﻿ Methyl acetate is hydrolysed in approximately N-HCl at 25°C. 5.0 mL portions of the reaction mixture were removed at intervals and titrated with 0.185 N-NaOH. From the data given below prove that hydrolysis of methyl acetate is a first order reaction. t/sec 1242 sec 2745 sec 4546 sec At Conc. -27.80ml -29.70ml -31.81ml from Chemistry Chemical Kinetics Class 12 Nagaland Board

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Methyl acetate is hydrolysed in approximately N-HCl at 25°C. 5.0 mL portions of the reaction mixture were removed at intervals and titrated with 0.185 N-NaOH. From the data given below prove that hydrolysis of methyl acetate is a first order reaction.
 t/sec 1242 sec 2745 sec 4546 sec At Conc. -27.80ml -29.70ml -31.81ml

Here [ A]0 is proportional to the alkali consumed between t = &&& and t = 339 sec, i.e., [A]0 = (39.81 mL – 26.34 mL) = 13.47 mL [A]t is proportional to the alkali consumed at &&& minus the alkali consmed at the specified time. Thus,
[A], at 1242 sec = 39.81 mL – 27.80 mL = 12.01 mL
[A], at 2745 sec = 39.81 mL – 29.70 mL = 10.11 mL
[A], at 4546 sec = 39.81 mL – 31.81 mL = 8.00 mL
Substituting the values of t, [A]0 and [A]t in the first-order rate equation

we get the following values of k

(i)

(ii)

(iii)

Since the three values of k derived from first-order reaction are close to being identical, hydrolysis of methyl acetate is a first order reaction.

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For a reaction, A + B → Product; the rate law is given by, r = k[ A]1/2 [B]2. What is the order of reaction?

The order of the reaction is sum of the powers on concentration.
So that sum will

r = k[A]
1/2[B]2

Order of reaction =

1504 Views

For the reaction R → P, the concentration of a reactant changes from 0.03 M to 0.02 M is 25 minutes. Calculate the average rate of reaction using units of time both in minutes and seconds.

Given that
Initial concentration, [R1] = 0.03
Final concentration, [R2] = 0.02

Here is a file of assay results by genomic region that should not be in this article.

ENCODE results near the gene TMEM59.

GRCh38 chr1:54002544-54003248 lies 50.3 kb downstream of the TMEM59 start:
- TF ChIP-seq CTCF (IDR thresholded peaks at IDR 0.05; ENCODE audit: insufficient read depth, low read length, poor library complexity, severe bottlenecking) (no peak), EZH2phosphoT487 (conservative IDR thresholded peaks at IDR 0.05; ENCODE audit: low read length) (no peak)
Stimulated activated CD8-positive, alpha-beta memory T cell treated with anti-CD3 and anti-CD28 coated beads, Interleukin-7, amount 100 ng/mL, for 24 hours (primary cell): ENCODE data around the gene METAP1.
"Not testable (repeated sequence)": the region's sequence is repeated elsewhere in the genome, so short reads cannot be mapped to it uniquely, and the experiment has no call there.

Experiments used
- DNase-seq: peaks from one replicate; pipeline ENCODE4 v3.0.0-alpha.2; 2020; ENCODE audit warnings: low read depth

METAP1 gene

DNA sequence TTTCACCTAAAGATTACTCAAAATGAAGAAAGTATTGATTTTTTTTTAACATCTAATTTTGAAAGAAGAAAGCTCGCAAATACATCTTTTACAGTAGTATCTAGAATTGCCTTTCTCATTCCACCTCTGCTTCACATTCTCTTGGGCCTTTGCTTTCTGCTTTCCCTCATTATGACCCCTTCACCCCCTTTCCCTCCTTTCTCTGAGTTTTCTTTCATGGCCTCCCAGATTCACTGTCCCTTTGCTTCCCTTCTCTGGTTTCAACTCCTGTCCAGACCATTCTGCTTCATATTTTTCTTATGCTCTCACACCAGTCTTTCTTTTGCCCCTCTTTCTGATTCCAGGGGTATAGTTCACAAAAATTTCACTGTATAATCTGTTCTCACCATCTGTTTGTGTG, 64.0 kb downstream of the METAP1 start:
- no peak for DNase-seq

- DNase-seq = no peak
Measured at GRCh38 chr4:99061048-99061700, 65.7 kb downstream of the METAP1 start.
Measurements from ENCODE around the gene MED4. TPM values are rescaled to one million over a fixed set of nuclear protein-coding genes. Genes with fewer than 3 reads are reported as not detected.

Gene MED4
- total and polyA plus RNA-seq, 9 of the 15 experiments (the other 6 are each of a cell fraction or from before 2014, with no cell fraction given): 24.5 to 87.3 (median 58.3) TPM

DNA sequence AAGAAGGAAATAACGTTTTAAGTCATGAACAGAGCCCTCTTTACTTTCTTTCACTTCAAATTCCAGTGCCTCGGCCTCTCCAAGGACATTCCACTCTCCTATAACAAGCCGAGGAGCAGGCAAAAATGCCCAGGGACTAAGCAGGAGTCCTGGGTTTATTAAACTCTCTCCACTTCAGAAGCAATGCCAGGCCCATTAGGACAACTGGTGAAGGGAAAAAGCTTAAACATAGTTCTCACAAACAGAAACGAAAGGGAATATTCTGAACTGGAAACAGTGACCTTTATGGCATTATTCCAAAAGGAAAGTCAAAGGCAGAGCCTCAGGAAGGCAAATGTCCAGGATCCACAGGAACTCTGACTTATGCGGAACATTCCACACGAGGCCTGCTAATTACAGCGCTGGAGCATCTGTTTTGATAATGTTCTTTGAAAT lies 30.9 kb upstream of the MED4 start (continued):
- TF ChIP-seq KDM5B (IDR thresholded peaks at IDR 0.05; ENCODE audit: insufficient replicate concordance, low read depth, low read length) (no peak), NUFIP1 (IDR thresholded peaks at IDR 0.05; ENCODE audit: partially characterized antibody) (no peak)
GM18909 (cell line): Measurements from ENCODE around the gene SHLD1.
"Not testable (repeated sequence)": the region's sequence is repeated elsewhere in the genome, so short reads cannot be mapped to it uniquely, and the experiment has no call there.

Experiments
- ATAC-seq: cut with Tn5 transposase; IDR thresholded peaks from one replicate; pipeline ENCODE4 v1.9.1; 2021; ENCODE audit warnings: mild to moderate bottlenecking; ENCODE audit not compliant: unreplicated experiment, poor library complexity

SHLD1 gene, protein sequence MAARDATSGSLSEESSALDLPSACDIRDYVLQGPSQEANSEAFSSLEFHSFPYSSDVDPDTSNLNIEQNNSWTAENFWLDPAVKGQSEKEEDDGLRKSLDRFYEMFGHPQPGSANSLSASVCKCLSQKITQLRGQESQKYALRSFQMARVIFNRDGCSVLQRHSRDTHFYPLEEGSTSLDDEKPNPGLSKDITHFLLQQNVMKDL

Time taken ∆t = 25 min = 25 × 6 0 = 1500 sec (1 min = 60 sec )
The formula of average rate of change

(i) Average rate

(ii) Average rate

1717 Views

The conversion of molecules X to Y follows second order kinetics. If concentration of X is increased to three times how will it affect the rate of formation of Y?

Let the reaction is X →Y

This reaction follows second order kinetics.
So that, the rate equation for this reaction will
Rate, R = k[X]2 .............(1)
Let initial concentration is x mol L−1,
Plug the value in equation (1)
Rate, R1 = k .(a)2
= ka2
Given that concentration is increasing by 3 times so new concentration will 3a mol L−1
Plug the value in equation (1) we get
Rate, R2 = k (3a)2
= 9ka2
We have already get that R1 = ka2 plus this value we get
R2 = 9 R1
So that, the rate of formation will increase by 9 times.
Rate = k[A]2
If concentration of X is increased to three times,
Rate = k[3A]2
or Rate = 9 k A2
Thus, rate will increase 9 times.

972 Views

In a reaction 2A → Products, the concentration of A decreases from 0.5 mol to 0.4 mol L–1 in 10 minutes. Calculate the rate during this interval.

Given that
Initial concentration [A1] =0.5
Final concentration [A2] =0.4
Time is  = 10 min

Rate of reaction = Rate of disappearance of A.

Rate of reaction = $-\frac{1}{2}\frac{∆\left[\mathrm{A}\right]}{∆\mathrm{t}}\phantom{\rule{0ex}{0ex}}$

2088 Views

A first order reaction has a rate constant 1.15 x 10–3 s–1. How long will 5 g of this reactant take to reduce to 3 g?

Given that
Initial quantity, [R]o= 5 g
Final quantity, [R] = 3 g
Rate constant, k = 1.15 x 10−3 s−1
Formula of 1st order reaction,
We know that
$\mathrm{t}=\frac{2.303}{\mathrm{k}}\mathrm{log}\frac{{\left[\mathrm{R}\right]}_{0}}{\left[\mathrm{R}\right]}$
or

1299 Views